INDIANAPOLIS (WISH) – The American Heart Association says parents need to drastically reduce the amount of added sugar kids are eating and that too much added sugar can lead to obesity, high blood pressure, even diabetes for children.
Experts recommend, kids two to 18 years old should only be eating six teaspoons of added sugar a day. That’s about 100 calories or 25 grams. For kids under two, they shouldn’t have any at all. Currently, the average child consumes about three times the recommended amount of added sugars, according to the American Heart Association.
According to the new guidelines, kids who are eating too many foods with added sugar are not eating enough healthy foods like fruits, vegetables, whole grains, low-fat dairy, and lean meats, which is what the bulk of their diet should be.
Estimated calories needed by children range from 1,000 a day for a sedentary 2-year-old to 2,400 for an active 14 to 18-year-old girl and 3,200 for an active 16 to 18-year-old boy.
“If your child is eating the right amount of calories to achieve or maintain a healthy body weight, there isn’t much room in their food “budget” for low-value junk foods, which is where most added sugars are found,” said Miriam Vos, M.D., Ms.P.H, lead author, nutrition scientist and associate professor of pediatrics at Emory University School of Medicine in Atlanta, Georgia in a release.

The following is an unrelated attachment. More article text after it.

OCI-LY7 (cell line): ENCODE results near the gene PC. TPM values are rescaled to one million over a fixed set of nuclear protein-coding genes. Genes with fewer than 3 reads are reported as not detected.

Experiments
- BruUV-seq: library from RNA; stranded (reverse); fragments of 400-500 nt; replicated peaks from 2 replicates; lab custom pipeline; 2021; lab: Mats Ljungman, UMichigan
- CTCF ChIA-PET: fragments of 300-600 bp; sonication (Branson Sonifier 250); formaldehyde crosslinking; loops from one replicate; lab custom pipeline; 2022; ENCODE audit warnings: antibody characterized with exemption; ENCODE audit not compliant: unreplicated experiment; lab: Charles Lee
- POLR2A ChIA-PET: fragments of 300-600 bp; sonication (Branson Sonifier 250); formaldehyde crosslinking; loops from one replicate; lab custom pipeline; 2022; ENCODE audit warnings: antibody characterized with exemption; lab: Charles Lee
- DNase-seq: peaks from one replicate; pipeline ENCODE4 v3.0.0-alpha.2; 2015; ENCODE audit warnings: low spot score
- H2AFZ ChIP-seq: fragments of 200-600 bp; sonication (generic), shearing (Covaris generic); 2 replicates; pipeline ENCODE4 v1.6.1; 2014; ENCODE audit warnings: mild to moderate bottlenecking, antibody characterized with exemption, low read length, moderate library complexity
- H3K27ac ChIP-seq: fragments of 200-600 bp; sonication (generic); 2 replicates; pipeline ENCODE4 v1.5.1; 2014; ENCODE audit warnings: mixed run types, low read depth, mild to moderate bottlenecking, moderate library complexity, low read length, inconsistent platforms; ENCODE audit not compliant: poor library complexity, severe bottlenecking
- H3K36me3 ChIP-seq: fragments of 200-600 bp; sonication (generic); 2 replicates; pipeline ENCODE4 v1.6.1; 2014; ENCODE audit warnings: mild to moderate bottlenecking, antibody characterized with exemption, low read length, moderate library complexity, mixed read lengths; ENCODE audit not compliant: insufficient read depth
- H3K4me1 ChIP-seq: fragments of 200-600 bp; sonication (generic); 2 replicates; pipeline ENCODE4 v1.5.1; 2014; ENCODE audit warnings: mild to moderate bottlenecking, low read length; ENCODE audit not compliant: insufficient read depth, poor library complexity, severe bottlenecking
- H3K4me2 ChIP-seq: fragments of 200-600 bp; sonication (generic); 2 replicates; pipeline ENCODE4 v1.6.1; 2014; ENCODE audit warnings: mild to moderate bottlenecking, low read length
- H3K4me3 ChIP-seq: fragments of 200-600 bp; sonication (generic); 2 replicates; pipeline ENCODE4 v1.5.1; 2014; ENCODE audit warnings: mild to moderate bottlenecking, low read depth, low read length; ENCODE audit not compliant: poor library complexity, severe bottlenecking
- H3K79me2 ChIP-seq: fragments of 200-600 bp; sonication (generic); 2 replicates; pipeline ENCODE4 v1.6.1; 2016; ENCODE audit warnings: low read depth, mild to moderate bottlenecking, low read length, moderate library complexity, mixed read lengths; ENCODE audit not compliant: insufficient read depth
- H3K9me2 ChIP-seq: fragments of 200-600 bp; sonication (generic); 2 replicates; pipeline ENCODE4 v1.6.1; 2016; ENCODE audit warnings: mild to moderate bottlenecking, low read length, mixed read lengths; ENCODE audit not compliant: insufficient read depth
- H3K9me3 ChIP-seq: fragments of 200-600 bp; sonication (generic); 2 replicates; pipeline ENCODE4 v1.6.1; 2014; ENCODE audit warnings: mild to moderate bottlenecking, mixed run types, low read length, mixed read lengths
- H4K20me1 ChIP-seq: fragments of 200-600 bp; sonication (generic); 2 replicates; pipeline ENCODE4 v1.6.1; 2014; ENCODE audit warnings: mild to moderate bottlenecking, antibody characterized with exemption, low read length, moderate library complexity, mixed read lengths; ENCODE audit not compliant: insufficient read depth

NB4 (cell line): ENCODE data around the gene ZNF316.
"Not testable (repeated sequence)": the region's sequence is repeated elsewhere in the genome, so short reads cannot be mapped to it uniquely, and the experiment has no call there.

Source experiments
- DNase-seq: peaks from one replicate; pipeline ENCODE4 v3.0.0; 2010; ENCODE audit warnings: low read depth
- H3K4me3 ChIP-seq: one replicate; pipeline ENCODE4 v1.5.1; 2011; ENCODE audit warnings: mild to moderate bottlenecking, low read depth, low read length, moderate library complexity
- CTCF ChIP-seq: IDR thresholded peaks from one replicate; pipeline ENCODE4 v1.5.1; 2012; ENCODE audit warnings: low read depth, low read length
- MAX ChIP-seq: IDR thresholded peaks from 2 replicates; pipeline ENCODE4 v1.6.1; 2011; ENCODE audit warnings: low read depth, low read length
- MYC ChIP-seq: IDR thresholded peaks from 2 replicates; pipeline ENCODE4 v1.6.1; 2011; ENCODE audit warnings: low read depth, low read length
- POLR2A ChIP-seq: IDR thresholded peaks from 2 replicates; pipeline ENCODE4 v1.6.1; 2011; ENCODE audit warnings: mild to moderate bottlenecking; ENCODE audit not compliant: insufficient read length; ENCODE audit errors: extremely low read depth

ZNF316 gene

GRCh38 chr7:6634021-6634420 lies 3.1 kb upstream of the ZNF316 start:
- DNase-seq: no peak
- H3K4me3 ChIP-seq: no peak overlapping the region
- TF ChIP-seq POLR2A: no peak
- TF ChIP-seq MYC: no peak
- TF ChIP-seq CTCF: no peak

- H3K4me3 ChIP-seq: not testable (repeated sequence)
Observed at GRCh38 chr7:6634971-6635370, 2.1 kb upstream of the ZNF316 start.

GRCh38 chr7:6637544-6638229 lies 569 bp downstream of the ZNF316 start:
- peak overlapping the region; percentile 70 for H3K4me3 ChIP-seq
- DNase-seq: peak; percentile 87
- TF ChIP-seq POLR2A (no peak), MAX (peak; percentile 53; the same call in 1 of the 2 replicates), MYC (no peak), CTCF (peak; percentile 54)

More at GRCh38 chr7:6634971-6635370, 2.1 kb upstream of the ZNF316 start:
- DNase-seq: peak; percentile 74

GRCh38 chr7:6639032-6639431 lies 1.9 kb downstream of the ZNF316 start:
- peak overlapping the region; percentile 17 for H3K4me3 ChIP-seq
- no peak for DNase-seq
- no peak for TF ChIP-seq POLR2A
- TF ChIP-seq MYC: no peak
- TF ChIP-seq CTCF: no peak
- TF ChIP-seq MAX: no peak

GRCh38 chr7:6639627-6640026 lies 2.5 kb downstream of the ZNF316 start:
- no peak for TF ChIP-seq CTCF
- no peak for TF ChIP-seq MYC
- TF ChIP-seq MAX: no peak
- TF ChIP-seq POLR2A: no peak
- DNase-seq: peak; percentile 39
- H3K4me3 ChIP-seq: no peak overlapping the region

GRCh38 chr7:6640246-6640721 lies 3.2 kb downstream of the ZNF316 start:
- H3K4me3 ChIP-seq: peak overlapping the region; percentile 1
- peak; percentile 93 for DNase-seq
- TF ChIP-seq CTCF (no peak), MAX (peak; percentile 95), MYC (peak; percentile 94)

It can be hard to differentiate between natural and added sugars. Some of the big sugar offenders are sweet cereals, cereal bars, cookies, cakes, and even yogurt. Sweetened drinks like soda, fruit-flavored and sports drinks, sweetened teas, and even energy drinks should be avoided too.
Starting in July 2018, food makers will be required to list the amount of added sugars on the Nutrition Facts Panel, making it easier to follow these recommendations.
Until then, parents should understand that added sugar is anything used in the processing or preparing of foods, like table sugar, fructose, or honey. That includes anything added to foods too at the table or eaten separately.